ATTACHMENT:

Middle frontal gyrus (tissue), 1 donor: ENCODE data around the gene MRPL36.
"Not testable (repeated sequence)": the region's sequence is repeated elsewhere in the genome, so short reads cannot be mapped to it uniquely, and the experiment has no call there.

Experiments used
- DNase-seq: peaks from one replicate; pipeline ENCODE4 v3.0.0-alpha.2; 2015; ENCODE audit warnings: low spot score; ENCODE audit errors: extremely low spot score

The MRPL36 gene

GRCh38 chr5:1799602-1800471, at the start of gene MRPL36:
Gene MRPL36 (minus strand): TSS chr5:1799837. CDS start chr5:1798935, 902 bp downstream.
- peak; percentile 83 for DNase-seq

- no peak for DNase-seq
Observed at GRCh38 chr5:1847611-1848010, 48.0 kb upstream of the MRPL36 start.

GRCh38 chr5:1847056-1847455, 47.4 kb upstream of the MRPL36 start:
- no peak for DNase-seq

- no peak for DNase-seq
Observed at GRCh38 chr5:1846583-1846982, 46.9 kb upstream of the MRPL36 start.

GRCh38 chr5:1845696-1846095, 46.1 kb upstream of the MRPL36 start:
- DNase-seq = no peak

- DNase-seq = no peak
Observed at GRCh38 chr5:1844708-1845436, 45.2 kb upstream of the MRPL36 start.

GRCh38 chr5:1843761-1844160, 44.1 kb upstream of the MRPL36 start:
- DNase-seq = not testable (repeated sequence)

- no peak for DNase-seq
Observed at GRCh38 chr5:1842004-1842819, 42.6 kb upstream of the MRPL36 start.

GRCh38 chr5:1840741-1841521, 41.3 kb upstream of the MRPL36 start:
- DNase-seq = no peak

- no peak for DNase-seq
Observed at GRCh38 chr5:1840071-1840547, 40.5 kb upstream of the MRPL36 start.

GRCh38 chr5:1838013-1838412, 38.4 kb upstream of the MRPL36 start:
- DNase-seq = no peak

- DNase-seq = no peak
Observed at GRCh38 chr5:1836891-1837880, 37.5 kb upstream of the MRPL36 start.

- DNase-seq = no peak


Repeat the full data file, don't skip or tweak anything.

Middle frontal gyrus (tissue), 1 donor: ENCODE data around the gene MRPL36.
"Not testable (repeated sequence)": the region's sequence is repeated elsewhere in the genome, so short reads cannot be mapped to it uniquely, and the experiment has no call there.

Experiments used
- DNase-seq: peaks from one replicate; pipeline ENCODE4 v3.0.0-alpha.2; 2015; ENCODE audit warnings: low spot score; ENCODE audit errors: extremely low spot score

The MRPL36 gene

GRCh38 chr5:1799602-1800471, at the start of gene MRPL36:
Gene MRPL36 (minus strand): TSS chr5:1799837. CDS start chr5:1798935, 902 bp downstream.
- peak; percentile 83 for DNase-seq

- no peak for DNase-seq
Observed at GRCh38 chr5:1847611-1848010, 48.0 kb upstream of the MRPL36 start.

GRCh38 chr5:1847056-1847455, 47.4 kb upstream of the MRPL36 start:
- no peak for DNase-seq

- no peak for DNase-seq
Observed at GRCh38 chr5:1846583-1846982, 46.9 kb upstream of the MRPL36 start.

GRCh38 chr5:1845696-1846095, 46.1 kb upstream of the MRPL36 start:
- DNase-seq = no peak

- DNase-seq = no peak
Observed at GRCh38 chr5:1844708-1845436, 45.2 kb upstream of the MRPL36 start.

GRCh38 chr5:1843761-1844160, 44.1 kb upstream of the MRPL36 start:
- DNase-seq = not testable (repeated sequence)

- no peak for DNase-seq
Observed at GRCh38 chr5:1842004-1842819, 42.6 kb upstream of the MRPL36 start.

GRCh38 chr5:1840741-1841521, 41.3 kb upstream of the MRPL36 start:
- DNase-seq = no peak

- no peak for DNase-seq
Observed at GRCh38 chr5:1840071-1840547, 40.5 kb upstream of the MRPL36 start.

GRCh38 chr5:1838013-1838412, 38.4 kb upstream of the MRPL36 start:
- DNase-seq = no peak

- DNase-seq = no peak
Observed at GRCh38 chr5:1836891-1837880, 37.5 kb upstream of the MRPL36 start.

- DNase-seq = no peak